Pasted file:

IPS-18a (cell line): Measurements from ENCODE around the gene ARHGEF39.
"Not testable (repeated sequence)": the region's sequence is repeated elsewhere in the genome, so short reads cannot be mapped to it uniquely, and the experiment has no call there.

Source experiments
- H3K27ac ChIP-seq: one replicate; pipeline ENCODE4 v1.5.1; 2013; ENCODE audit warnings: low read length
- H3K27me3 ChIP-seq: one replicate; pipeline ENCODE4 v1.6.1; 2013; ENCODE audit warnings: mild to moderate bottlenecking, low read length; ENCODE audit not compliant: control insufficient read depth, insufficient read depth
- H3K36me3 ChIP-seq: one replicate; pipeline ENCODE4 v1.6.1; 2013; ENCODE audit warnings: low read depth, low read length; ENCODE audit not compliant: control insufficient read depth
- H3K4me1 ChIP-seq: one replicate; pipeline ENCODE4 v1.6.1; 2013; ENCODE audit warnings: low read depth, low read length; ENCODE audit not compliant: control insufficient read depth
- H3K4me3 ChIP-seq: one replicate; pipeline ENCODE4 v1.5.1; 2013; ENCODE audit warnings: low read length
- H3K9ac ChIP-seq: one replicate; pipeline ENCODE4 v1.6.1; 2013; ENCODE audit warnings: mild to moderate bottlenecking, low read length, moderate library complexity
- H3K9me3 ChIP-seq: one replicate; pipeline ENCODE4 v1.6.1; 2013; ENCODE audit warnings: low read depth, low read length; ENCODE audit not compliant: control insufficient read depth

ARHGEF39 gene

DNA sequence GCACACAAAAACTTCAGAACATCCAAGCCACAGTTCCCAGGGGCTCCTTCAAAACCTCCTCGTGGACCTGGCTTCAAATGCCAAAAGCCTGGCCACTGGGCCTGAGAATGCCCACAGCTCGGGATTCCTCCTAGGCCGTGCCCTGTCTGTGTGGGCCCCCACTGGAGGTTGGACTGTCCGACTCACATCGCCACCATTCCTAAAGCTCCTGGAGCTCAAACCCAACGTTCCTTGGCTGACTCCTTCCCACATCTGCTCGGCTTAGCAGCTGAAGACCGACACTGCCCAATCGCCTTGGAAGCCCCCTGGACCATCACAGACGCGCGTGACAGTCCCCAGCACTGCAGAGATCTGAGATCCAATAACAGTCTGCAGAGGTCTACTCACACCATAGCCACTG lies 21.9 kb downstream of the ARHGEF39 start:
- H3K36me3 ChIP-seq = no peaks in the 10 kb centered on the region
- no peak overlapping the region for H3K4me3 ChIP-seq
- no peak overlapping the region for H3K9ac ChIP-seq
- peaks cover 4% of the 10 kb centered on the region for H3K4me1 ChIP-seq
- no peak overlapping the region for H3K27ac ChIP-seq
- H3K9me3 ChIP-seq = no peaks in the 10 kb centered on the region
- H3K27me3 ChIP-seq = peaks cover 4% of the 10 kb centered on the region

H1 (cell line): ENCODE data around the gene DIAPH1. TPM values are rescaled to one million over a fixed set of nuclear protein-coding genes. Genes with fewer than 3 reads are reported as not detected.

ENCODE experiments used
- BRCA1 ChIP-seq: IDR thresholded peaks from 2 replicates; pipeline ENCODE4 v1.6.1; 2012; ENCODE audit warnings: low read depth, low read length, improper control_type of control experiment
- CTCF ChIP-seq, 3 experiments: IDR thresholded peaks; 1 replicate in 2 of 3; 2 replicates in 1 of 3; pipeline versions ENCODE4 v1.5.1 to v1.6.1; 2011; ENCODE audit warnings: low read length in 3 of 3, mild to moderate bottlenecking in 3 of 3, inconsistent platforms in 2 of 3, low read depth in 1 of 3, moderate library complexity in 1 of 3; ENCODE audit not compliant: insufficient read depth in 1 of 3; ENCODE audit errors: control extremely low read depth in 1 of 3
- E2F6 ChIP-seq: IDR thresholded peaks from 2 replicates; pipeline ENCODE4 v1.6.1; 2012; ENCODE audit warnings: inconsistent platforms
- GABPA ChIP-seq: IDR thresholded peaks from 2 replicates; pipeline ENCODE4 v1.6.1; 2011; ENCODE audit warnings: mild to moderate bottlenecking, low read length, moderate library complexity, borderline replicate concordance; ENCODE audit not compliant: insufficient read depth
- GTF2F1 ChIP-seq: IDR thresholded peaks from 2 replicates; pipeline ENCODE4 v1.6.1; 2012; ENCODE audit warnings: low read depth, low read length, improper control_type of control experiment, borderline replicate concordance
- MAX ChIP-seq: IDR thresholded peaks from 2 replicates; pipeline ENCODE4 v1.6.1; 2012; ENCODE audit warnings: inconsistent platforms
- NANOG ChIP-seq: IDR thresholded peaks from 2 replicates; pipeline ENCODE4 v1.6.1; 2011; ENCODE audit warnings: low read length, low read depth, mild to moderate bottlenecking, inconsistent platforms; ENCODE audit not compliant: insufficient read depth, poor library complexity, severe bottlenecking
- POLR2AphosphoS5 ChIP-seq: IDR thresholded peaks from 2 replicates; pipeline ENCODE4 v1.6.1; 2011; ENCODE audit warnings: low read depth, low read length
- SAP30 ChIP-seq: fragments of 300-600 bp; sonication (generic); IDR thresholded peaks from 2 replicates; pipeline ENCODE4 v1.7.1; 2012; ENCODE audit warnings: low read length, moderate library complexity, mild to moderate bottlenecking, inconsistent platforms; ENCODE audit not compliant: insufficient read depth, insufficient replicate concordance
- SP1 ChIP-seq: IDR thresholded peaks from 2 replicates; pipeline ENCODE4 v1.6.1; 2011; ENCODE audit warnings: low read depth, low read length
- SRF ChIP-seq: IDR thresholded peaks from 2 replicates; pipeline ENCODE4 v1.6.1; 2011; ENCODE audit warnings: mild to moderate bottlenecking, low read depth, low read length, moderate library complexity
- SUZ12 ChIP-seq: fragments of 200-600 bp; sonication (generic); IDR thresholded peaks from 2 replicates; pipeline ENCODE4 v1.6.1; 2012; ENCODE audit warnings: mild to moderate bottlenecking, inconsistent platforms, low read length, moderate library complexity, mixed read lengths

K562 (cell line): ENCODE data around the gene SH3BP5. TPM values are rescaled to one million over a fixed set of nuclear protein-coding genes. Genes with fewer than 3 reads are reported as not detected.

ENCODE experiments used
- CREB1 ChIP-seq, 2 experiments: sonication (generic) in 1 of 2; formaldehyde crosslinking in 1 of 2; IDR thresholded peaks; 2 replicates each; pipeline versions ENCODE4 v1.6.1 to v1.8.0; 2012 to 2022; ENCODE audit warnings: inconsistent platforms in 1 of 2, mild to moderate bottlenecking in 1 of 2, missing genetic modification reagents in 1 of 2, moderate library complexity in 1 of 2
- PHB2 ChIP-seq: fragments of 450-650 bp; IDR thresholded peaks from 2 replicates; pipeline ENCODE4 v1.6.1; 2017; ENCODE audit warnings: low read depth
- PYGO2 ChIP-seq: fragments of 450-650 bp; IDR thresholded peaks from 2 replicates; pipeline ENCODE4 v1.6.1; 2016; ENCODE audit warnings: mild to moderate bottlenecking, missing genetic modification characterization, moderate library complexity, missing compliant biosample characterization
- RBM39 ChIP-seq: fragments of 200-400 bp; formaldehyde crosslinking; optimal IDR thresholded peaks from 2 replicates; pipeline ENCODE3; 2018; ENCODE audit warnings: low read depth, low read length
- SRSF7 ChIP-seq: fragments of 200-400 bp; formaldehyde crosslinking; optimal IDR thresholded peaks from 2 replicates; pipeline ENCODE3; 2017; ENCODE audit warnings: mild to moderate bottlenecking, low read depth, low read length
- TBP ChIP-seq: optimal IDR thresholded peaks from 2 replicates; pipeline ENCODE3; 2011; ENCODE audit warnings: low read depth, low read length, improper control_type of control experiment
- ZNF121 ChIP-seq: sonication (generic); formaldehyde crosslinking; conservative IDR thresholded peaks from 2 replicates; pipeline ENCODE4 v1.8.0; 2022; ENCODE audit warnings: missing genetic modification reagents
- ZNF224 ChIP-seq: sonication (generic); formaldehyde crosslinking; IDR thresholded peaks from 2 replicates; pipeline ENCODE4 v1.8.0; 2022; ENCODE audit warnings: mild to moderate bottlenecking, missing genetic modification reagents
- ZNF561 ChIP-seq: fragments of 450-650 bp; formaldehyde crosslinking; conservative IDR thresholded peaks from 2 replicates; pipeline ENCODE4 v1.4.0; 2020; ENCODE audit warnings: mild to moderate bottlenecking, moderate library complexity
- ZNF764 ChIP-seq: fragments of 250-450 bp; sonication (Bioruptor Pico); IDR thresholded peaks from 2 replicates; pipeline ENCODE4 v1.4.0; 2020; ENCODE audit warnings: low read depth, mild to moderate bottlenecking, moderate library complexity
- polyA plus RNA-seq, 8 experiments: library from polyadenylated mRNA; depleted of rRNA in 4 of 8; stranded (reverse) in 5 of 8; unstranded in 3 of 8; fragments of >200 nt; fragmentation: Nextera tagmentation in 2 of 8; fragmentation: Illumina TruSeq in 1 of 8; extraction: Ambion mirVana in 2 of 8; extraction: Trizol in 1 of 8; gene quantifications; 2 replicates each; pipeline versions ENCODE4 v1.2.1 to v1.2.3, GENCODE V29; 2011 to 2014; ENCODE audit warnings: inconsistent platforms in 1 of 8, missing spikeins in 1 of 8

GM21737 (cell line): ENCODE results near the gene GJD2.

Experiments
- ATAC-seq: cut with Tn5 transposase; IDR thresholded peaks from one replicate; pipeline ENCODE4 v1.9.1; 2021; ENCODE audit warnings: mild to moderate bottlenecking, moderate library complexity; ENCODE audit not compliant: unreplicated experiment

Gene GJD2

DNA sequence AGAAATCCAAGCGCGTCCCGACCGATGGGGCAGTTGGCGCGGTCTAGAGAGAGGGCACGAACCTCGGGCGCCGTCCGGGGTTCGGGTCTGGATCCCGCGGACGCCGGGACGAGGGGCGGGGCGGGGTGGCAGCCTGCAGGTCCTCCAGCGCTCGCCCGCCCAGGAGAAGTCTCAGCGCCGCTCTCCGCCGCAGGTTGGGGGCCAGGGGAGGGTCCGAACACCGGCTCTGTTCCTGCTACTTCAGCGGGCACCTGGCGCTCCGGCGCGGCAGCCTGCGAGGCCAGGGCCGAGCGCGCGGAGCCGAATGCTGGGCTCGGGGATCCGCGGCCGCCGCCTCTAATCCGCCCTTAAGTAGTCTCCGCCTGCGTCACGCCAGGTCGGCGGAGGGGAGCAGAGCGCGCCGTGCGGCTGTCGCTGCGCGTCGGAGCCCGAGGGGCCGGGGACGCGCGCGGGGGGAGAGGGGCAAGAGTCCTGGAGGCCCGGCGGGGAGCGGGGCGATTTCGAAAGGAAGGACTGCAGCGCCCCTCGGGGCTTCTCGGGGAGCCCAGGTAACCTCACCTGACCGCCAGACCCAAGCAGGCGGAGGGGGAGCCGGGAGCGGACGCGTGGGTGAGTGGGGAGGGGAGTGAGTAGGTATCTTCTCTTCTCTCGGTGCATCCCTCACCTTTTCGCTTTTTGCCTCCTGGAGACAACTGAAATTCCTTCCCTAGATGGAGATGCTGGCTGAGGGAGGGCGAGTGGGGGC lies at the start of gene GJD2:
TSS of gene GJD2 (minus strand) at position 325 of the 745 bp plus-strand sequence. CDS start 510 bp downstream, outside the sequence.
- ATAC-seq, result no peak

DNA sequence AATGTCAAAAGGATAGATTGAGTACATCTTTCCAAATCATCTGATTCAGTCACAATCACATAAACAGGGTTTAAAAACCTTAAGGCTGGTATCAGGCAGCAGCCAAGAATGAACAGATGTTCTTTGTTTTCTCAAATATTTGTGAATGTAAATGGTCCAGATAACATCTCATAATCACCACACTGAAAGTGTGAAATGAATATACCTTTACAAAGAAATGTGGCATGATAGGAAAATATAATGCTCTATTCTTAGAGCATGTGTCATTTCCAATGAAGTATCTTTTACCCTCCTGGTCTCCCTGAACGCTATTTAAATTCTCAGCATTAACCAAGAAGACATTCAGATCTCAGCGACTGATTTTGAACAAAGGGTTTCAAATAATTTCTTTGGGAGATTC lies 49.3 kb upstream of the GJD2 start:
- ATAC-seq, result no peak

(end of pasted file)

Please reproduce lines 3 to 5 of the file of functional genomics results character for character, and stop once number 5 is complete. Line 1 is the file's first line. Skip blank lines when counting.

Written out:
Source experiments
- H3K27ac ChIP-seq: one replicate; pipeline ENCODE4 v1.5.1; 2013; ENCODE audit warnings: low read length
- H3K27me3 ChIP-seq: one replicate; pipeline ENCODE4 v1.6.1; 2013; ENCODE audit warnings: mild to moderate bottlenecking, low read length; ENCODE audit not compliant: control insufficient read depth, insufficient read depth